5. Stereomood There are a couple things I don't love about this website, primarily the unfortunate repeat of songs over multiple playlists, but the concept alone is worth mentioning. Surf over to the homepage and you'll find a list of moods ranging from "let's party" and "gangsta" to "rainy day" and my personal favorite, "road trip." Head into work, check the weather and assess your frame of mind, then simply click on the word or phrase that best suits your mood. The site will generate a playlist centered around how you are feeling. Perfect for the lazy as well as the busy and a great way to expose your ears to some new artists.

6. TheSixtyOne TheSixtyOne describes itself as a way for new artists to make music and for listeners to decide what's good. When you venture to the website, you are immediately greeted with a screen-sized photo of the artist or some form of artwork the artist has chosen, accompanied by a tune and sporadic pop-ups describing the musician or band. If you don't like what you're listening to, click through to the next song, and like a slideshow, a new one will replace the last. If you like what you're listening to, you can favorite, share, comment or even download the track to your personal iTunes library. You can also filter songs by top, popular and mood if you're looking for something a little less random. TheSixtyOne is sleek and not overly complicated or jumbled with ads -- a great way to hear new music without all the internet overkill.

7. Songkick In the past, I've always turned to Pollstar as my go-to concert aggregator. My one complaint was that smaller venues didn't seem to get much love, and in big cities (or in cities where big bands sometimes play small venues), I felt like the site was skipping over a lot of worthwhile performances just because they were not hosted in an arena or selling tickets through Ticketmaster. Enter Songkick, a concert aggregator that doesn't skimp out on the little guys. Of course you aren't going to find every show from every band in NYC on this site, but you will find many that you won't see on any other national concert aggregator. You can also track bands and venues you like best, allowing only the shows you want to know about come right to you rather than having to skim an entire list of shows to find the ones you're looking for.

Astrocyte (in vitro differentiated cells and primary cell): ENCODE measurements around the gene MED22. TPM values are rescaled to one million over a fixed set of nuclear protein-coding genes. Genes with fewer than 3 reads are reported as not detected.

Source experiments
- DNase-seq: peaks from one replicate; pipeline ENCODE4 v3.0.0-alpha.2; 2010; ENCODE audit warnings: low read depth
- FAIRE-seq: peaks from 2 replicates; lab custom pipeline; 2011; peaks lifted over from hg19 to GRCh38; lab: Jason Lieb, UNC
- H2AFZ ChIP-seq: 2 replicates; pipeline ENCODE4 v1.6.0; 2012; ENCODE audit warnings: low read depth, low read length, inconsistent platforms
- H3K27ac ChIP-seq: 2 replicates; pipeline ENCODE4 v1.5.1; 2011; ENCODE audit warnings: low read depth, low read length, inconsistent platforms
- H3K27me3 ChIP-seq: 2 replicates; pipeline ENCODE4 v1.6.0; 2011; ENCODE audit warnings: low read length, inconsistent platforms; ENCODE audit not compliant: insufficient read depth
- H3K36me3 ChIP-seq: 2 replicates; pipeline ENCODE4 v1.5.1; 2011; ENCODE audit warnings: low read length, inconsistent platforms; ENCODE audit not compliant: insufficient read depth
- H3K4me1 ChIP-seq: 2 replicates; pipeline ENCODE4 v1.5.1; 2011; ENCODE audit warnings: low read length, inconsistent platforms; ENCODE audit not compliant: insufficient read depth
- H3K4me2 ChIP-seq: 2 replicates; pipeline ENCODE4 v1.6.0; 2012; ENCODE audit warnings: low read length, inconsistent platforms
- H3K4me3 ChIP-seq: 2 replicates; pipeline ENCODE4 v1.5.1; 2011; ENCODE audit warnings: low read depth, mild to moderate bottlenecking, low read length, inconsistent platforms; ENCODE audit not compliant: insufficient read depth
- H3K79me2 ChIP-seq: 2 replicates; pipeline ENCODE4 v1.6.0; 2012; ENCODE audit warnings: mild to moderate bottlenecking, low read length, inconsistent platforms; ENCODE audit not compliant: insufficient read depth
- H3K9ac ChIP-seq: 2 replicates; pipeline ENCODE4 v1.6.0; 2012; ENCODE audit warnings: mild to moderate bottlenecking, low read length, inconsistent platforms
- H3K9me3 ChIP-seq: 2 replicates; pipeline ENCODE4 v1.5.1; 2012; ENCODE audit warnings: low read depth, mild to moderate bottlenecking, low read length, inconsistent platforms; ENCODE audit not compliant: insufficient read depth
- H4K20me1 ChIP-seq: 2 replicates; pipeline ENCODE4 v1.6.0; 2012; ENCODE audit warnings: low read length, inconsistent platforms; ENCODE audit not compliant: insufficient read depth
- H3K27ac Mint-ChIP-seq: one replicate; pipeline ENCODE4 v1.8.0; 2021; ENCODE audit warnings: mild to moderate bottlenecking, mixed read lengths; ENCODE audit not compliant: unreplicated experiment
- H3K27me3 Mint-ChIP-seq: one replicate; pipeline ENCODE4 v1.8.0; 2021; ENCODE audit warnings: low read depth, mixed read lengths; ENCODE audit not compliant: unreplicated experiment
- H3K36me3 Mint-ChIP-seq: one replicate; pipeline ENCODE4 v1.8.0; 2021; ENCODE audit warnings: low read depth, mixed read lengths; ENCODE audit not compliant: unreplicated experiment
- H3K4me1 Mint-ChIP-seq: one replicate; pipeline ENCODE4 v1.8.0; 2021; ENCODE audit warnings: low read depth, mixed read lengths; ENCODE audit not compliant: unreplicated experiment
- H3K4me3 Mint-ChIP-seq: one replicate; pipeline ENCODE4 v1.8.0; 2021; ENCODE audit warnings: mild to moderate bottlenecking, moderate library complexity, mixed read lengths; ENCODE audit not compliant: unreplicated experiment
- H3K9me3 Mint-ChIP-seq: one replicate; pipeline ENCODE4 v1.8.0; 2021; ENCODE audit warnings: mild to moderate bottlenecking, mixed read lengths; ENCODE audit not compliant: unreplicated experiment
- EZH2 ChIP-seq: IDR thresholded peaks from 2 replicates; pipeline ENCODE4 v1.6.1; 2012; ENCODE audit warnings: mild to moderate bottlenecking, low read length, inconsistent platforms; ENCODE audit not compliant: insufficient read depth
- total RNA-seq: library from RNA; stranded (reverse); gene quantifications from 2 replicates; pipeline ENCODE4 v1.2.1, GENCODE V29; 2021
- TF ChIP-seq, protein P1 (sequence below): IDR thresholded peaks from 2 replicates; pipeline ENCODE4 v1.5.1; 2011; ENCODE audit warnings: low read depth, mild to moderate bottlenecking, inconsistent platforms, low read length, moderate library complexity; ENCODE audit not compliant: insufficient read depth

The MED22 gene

8. 8tracks 8tracks is not the most innovative site on this list, but for what it does -- internet radio mixtapes -- it does it well. Users can browse 8track's collection of mixes by artist or genre and add those with the best mixes to a list of favorites. I like to think of this as the digital version of checking "yes" on a "will you go out with me?" note secured with scotch tape to a homemade casette. If you think you're a mixtape guru, you can test your skills by uploading your own set and letting the 8tracks community decide.

9. Tubeify If you're using YouTube to play and share songs quickly and without committing to the whole download process, then you may want to keep your eye on Tubeify. The site is currently run on an invite-only basis, but you can request an invitation easily by clicking here. The site is brilliant -- a nice and easy-to-navigate blend of two of my favorite websites -- YouTube and last.fm. Since Tubeify is run by last.fm's API rather than YouTube's, the site performs with more music-friendly methods in mind. For example, you can search for new music without interrupting the song you are playing and generate playlists which can be saved for your own ears or shared easily amongst friends. Although I am more concerned about whether the song is one that I enjoy, Tubeify throws a dash of Billboard into the website blend, notifying users if the music they are listening to has made it on to any charts worldwide.